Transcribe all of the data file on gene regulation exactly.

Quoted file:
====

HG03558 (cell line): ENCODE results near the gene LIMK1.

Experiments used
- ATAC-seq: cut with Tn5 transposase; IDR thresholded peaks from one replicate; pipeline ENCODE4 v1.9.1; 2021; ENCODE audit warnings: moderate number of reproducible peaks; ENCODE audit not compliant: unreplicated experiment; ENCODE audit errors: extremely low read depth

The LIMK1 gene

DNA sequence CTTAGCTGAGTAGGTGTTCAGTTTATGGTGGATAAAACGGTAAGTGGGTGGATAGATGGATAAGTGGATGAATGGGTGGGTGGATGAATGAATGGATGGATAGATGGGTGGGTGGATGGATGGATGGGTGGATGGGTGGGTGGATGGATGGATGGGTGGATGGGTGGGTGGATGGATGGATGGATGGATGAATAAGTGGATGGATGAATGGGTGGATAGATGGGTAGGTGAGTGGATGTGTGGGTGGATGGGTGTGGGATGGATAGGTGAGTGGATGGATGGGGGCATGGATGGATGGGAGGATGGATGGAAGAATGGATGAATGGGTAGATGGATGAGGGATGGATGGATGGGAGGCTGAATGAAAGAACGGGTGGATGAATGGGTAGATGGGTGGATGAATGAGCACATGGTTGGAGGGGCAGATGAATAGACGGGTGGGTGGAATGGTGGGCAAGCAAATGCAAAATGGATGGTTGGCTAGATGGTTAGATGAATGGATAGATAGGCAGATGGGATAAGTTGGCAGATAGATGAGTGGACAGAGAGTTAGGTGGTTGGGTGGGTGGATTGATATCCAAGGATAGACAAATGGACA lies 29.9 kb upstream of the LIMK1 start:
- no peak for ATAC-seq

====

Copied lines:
HG03558 (cell line): ENCODE results near the gene LIMK1.

Experiments used
- ATAC-seq: cut with Tn5 transposase; IDR thresholded peaks from one replicate; pipeline ENCODE4 v1.9.1; 2021; ENCODE audit warnings: moderate number of reproducible peaks; ENCODE audit not compliant: unreplicated experiment; ENCODE audit errors: extremely low read depth

The LIMK1 gene

DNA sequence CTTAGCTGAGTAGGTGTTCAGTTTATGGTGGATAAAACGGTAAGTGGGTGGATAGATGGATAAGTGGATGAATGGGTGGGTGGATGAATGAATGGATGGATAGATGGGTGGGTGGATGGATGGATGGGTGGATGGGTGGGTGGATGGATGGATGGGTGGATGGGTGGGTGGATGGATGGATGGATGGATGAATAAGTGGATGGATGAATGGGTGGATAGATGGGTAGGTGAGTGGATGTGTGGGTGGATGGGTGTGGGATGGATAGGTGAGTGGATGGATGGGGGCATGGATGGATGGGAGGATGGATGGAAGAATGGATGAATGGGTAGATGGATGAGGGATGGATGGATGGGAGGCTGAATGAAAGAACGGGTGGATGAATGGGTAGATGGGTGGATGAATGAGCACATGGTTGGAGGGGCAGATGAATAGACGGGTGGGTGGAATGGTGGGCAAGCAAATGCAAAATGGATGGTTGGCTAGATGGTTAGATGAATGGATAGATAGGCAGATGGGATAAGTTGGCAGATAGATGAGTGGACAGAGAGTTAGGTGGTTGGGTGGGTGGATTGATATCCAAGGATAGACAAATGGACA lies 29.9 kb upstream of the LIMK1 start:
- no peak for ATAC-seq